I glimpsed into a house, passing by on my evening ride.
Through the open window, I saw a soft and warm light, welcoming and telling. Telling me all the things in that house and all the quiet secrets of the corners. Dark and dreary or level and light, I began to see them all. I could see a wall of pictures, old memories and long, drawn faces. Gathering layers and layers of dust, building colonies and townships and skyscrapers with the volume of dust at their fingertips. If they could dream it, they could create it. So the pictures built an infrastructure, connected by thin spider webs. Delicate causeways that could collapse at the most careful touch. So don’t touch. Just listen.
Listen to the crunching footsteps. I imagined them walking a thousand miles over the same hallway, back and forth. Back and forth. Wearing roads into the carpet, a left and a right lane. I assume the hallway has an end but to my eye it seemed endless. Maybe those two lanes take you to hell and back. See your potential end then come back and try to fix it. And you better fix it or maybe one day you won’t come back.
I see there is a chair and flashing television. And in the chair is a woman – she is old and frail. I can tell by the back of her white hair and gnarled hand. Her hand that probably touched a thousand foreheads and opened just as many cans of tuna. Hovering over the remote control although she will never change the channel.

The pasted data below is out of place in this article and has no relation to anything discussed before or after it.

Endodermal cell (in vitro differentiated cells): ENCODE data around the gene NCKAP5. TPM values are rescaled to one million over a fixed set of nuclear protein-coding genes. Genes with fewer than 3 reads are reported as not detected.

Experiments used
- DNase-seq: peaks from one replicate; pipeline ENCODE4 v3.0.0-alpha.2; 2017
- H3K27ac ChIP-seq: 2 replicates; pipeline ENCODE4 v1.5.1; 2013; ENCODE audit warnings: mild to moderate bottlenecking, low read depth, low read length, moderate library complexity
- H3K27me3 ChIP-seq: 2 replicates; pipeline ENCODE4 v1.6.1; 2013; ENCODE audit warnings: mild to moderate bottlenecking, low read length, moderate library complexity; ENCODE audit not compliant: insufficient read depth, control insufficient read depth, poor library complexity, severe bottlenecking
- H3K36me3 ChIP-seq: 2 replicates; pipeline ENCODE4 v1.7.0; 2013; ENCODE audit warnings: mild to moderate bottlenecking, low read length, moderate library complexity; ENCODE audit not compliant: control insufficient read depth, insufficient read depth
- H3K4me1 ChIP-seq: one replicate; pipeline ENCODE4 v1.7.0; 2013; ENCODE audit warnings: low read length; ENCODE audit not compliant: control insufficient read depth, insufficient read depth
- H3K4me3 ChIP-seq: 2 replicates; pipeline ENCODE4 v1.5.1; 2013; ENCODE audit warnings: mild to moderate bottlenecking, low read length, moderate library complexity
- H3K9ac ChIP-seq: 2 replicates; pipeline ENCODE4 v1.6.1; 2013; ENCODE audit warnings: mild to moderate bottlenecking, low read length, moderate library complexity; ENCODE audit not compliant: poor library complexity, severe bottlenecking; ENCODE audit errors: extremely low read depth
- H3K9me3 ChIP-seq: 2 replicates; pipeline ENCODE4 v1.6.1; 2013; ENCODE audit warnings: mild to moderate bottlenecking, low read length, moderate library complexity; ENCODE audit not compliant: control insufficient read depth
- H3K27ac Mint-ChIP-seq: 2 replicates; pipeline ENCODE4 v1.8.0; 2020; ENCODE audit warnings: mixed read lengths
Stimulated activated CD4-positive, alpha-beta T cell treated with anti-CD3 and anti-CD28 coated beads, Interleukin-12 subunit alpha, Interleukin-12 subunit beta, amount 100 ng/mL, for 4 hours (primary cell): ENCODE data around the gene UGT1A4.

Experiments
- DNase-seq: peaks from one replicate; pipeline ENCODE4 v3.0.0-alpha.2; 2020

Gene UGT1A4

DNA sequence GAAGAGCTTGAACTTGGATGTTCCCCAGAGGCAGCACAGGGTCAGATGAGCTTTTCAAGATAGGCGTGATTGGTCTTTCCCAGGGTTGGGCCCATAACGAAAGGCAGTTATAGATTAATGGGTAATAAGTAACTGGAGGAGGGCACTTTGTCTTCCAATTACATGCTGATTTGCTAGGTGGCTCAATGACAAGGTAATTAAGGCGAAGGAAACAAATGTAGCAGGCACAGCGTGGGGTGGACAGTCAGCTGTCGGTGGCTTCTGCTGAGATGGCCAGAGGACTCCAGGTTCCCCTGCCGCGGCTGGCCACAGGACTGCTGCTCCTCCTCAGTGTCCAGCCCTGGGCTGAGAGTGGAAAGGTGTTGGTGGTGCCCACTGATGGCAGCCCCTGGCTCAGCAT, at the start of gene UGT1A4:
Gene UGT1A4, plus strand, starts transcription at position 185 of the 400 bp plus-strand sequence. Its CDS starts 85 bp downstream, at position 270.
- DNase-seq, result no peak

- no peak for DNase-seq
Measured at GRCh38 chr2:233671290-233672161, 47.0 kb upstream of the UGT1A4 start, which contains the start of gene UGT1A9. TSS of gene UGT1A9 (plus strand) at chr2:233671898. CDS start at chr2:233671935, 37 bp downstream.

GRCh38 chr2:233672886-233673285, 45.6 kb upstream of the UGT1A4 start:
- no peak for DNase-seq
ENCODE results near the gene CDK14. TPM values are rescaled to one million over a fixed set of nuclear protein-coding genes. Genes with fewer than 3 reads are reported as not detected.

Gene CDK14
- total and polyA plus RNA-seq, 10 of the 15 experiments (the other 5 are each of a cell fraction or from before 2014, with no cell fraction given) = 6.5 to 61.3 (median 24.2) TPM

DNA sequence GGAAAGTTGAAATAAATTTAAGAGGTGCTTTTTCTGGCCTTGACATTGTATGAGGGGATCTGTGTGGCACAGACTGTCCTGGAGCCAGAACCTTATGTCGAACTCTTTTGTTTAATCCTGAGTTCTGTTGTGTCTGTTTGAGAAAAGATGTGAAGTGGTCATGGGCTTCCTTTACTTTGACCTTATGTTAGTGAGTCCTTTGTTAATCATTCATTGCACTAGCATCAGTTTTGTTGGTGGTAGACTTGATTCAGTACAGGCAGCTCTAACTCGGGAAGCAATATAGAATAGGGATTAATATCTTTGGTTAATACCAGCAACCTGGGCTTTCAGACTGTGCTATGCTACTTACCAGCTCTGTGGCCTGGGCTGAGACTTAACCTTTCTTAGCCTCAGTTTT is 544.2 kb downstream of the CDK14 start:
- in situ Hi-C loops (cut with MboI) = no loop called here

And that is what I see. For the next day and the next and the next. Until one evening ride, the television is off and the warm light is turned off. The picture frames are asleep; if the faces could close their eyes they would. But they are lost in limbo where they can sleep yet be aware, twitching at the creaks and cracks of the house. Suspended in that moment of the past yet living in the present.
I see a cool illumination of a white face, there for an instant then gone again. I blink and my stomach lurches. It was nothing. But this nothing comes back for the next day and the next and the next. Always in the center of the room, hand on the headrest of the chair. A gnarled hand, white now with a different kind of pallor. I drive by slower and slower until one day our eyes meet and I know there is no going back.
Because I can no longer just drive by – I must go see for myself. I stop in the daylight and look through the open window. The living room is illuminated enough by the sun that I can see all the things that before I had just glimpsed. The mountains of dust and roadways in the carpet. The forlorn pictures stuck to the wall for ages and ages. And I was right about it all, except there is no white face on the other side of the milky glass, looking back at me. Maybe I had imagined it, exaggerating the things I dream are living in the rooms of strangers. I take one last look and see myself in the reflection of the window glass.